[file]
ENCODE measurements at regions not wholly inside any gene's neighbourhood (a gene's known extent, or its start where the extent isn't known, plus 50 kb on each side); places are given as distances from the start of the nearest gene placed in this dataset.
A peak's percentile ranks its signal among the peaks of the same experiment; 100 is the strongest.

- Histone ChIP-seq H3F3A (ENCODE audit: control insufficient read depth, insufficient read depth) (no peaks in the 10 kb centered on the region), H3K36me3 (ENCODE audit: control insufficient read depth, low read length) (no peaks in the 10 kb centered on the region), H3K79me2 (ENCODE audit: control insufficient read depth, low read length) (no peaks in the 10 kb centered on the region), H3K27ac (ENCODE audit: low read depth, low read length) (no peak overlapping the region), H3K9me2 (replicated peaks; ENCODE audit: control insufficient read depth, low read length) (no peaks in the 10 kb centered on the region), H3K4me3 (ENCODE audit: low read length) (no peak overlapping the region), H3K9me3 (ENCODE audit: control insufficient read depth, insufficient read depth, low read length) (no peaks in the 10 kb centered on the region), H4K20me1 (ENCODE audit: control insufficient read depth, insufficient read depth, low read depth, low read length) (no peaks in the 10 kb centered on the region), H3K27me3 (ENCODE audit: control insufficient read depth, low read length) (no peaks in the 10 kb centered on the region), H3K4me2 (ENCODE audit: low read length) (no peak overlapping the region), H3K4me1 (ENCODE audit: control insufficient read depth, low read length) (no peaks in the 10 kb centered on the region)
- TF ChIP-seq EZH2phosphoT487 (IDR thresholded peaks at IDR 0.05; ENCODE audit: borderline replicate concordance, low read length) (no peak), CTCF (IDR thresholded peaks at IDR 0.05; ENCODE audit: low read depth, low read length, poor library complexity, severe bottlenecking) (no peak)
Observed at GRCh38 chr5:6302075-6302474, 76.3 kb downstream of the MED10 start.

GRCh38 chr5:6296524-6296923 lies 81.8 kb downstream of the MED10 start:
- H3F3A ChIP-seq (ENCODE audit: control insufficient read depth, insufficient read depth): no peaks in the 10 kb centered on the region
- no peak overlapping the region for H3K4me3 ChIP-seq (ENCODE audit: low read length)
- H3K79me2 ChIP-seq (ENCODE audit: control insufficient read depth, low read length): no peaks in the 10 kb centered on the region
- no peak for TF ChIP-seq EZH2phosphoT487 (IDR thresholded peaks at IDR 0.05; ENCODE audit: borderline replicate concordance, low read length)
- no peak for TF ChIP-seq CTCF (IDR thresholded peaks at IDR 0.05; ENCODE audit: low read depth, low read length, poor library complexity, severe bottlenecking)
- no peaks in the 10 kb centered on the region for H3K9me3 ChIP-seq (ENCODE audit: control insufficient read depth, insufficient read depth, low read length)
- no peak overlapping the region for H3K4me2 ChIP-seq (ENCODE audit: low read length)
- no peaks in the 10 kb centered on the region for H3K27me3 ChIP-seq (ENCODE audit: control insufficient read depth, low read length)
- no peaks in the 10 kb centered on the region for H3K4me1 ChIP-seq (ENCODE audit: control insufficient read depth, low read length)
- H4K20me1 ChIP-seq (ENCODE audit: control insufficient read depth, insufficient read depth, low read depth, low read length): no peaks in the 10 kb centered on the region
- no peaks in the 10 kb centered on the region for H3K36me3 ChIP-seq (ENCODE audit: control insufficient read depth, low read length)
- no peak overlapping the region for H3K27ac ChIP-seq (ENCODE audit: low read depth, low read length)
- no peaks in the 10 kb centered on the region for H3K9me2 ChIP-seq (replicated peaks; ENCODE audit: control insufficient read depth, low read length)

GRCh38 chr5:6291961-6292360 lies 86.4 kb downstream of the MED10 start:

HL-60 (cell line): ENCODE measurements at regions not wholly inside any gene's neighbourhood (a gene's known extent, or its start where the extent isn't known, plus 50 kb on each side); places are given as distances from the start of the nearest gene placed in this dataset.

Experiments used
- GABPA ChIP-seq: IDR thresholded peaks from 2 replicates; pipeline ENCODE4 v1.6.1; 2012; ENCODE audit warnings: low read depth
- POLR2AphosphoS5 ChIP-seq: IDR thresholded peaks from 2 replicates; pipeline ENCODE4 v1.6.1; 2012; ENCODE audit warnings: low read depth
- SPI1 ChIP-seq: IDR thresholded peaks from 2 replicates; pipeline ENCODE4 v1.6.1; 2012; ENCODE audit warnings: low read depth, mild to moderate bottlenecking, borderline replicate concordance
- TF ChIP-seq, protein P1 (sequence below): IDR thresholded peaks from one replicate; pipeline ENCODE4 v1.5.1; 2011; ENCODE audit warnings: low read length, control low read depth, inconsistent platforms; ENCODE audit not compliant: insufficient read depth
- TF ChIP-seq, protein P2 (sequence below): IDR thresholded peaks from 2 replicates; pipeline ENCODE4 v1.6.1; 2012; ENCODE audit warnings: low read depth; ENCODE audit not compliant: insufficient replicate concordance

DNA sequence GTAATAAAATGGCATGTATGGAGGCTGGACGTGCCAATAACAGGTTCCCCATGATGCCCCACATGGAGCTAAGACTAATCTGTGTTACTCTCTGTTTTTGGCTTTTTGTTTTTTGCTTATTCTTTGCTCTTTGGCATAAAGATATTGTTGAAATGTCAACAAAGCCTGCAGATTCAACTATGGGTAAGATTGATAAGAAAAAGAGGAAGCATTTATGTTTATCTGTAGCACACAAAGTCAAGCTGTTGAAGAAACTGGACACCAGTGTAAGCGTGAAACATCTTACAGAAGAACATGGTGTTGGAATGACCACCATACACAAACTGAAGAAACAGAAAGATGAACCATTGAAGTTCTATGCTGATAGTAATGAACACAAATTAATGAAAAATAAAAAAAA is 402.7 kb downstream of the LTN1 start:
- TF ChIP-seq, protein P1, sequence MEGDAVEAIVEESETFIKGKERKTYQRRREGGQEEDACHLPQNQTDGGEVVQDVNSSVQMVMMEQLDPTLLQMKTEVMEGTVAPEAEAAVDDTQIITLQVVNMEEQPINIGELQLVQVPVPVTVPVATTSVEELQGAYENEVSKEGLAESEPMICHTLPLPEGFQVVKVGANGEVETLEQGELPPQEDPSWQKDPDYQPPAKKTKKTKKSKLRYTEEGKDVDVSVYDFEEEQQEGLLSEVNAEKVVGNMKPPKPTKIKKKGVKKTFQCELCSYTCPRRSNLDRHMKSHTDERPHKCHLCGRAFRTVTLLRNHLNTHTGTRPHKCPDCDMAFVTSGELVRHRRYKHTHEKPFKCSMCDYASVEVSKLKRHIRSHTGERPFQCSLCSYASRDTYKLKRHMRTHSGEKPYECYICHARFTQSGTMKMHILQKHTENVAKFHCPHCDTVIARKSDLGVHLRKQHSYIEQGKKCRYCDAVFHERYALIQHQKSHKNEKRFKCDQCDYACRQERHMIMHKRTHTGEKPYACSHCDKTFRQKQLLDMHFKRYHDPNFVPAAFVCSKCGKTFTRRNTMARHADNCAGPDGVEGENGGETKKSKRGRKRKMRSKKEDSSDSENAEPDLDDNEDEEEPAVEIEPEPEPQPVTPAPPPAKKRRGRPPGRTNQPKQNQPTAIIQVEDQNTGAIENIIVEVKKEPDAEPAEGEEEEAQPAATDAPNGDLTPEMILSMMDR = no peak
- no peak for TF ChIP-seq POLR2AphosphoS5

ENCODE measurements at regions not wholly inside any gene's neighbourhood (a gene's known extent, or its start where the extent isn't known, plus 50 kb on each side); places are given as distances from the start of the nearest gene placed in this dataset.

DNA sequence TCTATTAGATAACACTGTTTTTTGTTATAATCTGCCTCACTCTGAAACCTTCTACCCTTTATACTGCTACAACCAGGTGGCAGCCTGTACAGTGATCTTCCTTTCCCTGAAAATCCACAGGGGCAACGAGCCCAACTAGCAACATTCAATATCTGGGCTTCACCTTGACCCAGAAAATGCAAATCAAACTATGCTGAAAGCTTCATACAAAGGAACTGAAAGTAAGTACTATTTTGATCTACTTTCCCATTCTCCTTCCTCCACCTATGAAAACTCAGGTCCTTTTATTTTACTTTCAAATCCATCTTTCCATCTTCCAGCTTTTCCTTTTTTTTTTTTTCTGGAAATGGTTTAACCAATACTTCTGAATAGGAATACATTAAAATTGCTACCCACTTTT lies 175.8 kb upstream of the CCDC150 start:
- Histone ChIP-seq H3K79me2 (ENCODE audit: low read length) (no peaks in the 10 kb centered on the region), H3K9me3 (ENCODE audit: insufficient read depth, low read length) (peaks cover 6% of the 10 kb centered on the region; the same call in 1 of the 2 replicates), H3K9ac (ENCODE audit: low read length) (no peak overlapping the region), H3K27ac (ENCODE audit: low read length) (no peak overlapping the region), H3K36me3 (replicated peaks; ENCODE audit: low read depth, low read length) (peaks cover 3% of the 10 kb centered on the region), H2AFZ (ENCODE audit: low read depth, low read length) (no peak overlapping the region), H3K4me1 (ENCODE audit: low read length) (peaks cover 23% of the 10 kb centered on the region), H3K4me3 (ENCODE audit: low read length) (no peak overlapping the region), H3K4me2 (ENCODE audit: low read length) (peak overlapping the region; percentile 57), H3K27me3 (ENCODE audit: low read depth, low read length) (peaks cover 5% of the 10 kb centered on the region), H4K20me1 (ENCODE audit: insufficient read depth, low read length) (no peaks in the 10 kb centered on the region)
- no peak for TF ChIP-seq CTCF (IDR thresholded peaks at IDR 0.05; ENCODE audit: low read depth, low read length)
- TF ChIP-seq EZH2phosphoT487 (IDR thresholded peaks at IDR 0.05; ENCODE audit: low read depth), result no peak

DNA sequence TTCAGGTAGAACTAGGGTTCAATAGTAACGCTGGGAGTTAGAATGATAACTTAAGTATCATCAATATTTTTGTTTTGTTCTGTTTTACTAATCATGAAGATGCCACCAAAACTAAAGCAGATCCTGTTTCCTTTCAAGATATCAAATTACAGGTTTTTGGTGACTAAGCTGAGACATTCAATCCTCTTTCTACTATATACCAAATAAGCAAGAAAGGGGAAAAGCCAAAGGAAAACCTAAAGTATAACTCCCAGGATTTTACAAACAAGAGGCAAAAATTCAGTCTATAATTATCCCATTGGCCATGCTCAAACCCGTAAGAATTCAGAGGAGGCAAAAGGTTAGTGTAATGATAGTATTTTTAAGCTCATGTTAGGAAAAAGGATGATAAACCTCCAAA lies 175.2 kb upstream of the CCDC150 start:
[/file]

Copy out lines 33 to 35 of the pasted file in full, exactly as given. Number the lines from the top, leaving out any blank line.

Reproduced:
- Histone ChIP-seq H3K79me2 (ENCODE audit: low read length) (no peaks in the 10 kb centered on the region), H3K9me3 (ENCODE audit: insufficient read depth, low read length) (peaks cover 6% of the 10 kb centered on the region; the same call in 1 of the 2 replicates), H3K9ac (ENCODE audit: low read length) (no peak overlapping the region), H3K27ac (ENCODE audit: low read length) (no peak overlapping the region), H3K36me3 (replicated peaks; ENCODE audit: low read depth, low read length) (peaks cover 3% of the 10 kb centered on the region), H2AFZ (ENCODE audit: low read depth, low read length) (no peak overlapping the region), H3K4me1 (ENCODE audit: low read length) (peaks cover 23% of the 10 kb centered on the region), H3K4me3 (ENCODE audit: low read length) (no peak overlapping the region), H3K4me2 (ENCODE audit: low read length) (peak overlapping the region; percentile 57), H3K27me3 (ENCODE audit: low read depth, low read length) (peaks cover 5% of the 10 kb centered on the region), H4K20me1 (ENCODE audit: insufficient read depth, low read length) (no peaks in the 10 kb centered on the region)
- no peak for TF ChIP-seq CTCF (IDR thresholded peaks at IDR 0.05; ENCODE audit: low read depth, low read length)
- TF ChIP-seq EZH2phosphoT487 (IDR thresholded peaks at IDR 0.05; ENCODE audit: low read depth), result no peak